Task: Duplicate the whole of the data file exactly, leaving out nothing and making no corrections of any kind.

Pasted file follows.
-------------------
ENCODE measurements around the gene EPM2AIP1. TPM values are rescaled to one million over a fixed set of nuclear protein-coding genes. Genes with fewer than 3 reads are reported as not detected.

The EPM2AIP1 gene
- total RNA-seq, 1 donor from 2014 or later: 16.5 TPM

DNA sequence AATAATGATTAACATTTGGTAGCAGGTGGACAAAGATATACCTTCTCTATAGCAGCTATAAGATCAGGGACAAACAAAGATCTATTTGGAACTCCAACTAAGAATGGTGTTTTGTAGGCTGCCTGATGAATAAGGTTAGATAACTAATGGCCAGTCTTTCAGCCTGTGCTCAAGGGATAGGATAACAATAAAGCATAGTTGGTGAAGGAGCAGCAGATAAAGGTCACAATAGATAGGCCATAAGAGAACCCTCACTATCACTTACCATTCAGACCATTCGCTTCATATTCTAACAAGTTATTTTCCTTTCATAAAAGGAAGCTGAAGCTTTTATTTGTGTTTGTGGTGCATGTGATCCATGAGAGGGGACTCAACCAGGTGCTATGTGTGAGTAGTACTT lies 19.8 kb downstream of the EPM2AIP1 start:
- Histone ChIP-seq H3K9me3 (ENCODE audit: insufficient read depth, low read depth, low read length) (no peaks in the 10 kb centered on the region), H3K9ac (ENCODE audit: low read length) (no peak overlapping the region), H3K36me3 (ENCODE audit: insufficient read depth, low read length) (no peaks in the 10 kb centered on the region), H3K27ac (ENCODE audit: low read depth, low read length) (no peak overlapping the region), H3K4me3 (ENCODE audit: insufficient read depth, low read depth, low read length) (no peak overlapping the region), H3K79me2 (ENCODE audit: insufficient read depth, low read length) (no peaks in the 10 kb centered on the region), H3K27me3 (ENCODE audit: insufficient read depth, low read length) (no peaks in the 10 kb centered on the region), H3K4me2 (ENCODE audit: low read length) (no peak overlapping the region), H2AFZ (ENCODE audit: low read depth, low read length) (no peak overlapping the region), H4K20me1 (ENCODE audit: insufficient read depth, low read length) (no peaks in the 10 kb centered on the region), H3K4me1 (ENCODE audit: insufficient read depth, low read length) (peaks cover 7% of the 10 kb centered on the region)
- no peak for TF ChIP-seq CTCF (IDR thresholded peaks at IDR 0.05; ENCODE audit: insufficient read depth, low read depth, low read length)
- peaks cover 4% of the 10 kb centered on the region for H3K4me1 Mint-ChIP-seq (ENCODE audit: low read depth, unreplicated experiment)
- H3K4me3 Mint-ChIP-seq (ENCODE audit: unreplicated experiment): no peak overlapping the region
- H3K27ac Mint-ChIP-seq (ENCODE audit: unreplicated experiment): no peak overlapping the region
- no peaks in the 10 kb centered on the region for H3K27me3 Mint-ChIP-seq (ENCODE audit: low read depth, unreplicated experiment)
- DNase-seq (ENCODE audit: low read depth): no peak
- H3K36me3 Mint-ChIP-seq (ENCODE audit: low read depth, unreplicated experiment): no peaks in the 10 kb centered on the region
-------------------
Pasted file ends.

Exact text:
ENCODE measurements around the gene EPM2AIP1. TPM values are rescaled to one million over a fixed set of nuclear protein-coding genes. Genes with fewer than 3 reads are reported as not detected.

The EPM2AIP1 gene
- total RNA-seq, 1 donor from 2014 or later: 16.5 TPM

DNA sequence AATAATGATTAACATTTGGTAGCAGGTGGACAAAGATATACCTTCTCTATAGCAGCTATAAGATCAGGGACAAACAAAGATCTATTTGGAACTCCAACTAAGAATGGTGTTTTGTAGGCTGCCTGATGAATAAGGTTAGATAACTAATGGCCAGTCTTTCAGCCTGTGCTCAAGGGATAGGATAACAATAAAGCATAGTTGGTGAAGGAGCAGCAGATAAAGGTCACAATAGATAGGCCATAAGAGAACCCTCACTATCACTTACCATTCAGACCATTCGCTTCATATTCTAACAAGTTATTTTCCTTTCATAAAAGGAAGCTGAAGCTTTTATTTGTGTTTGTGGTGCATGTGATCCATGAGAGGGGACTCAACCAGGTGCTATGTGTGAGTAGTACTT lies 19.8 kb downstream of the EPM2AIP1 start:
- Histone ChIP-seq H3K9me3 (ENCODE audit: insufficient read depth, low read depth, low read length) (no peaks in the 10 kb centered on the region), H3K9ac (ENCODE audit: low read length) (no peak overlapping the region), H3K36me3 (ENCODE audit: insufficient read depth, low read length) (no peaks in the 10 kb centered on the region), H3K27ac (ENCODE audit: low read depth, low read length) (no peak overlapping the region), H3K4me3 (ENCODE audit: insufficient read depth, low read depth, low read length) (no peak overlapping the region), H3K79me2 (ENCODE audit: insufficient read depth, low read length) (no peaks in the 10 kb centered on the region), H3K27me3 (ENCODE audit: insufficient read depth, low read length) (no peaks in the 10 kb centered on the region), H3K4me2 (ENCODE audit: low read length) (no peak overlapping the region), H2AFZ (ENCODE audit: low read depth, low read length) (no peak overlapping the region), H4K20me1 (ENCODE audit: insufficient read depth, low read length) (no peaks in the 10 kb centered on the region), H3K4me1 (ENCODE audit: insufficient read depth, low read length) (peaks cover 7% of the 10 kb centered on the region)
- no peak for TF ChIP-seq CTCF (IDR thresholded peaks at IDR 0.05; ENCODE audit: insufficient read depth, low read depth, low read length)
- peaks cover 4% of the 10 kb centered on the region for H3K4me1 Mint-ChIP-seq (ENCODE audit: low read depth, unreplicated experiment)
- H3K4me3 Mint-ChIP-seq (ENCODE audit: unreplicated experiment): no peak overlapping the region
- H3K27ac Mint-ChIP-seq (ENCODE audit: unreplicated experiment): no peak overlapping the region
- no peaks in the 10 kb centered on the region for H3K27me3 Mint-ChIP-seq (ENCODE audit: low read depth, unreplicated experiment)
- DNase-seq (ENCODE audit: low read depth): no peak
- H3K36me3 Mint-ChIP-seq (ENCODE audit: low read depth, unreplicated experiment): no peaks in the 10 kb centered on the region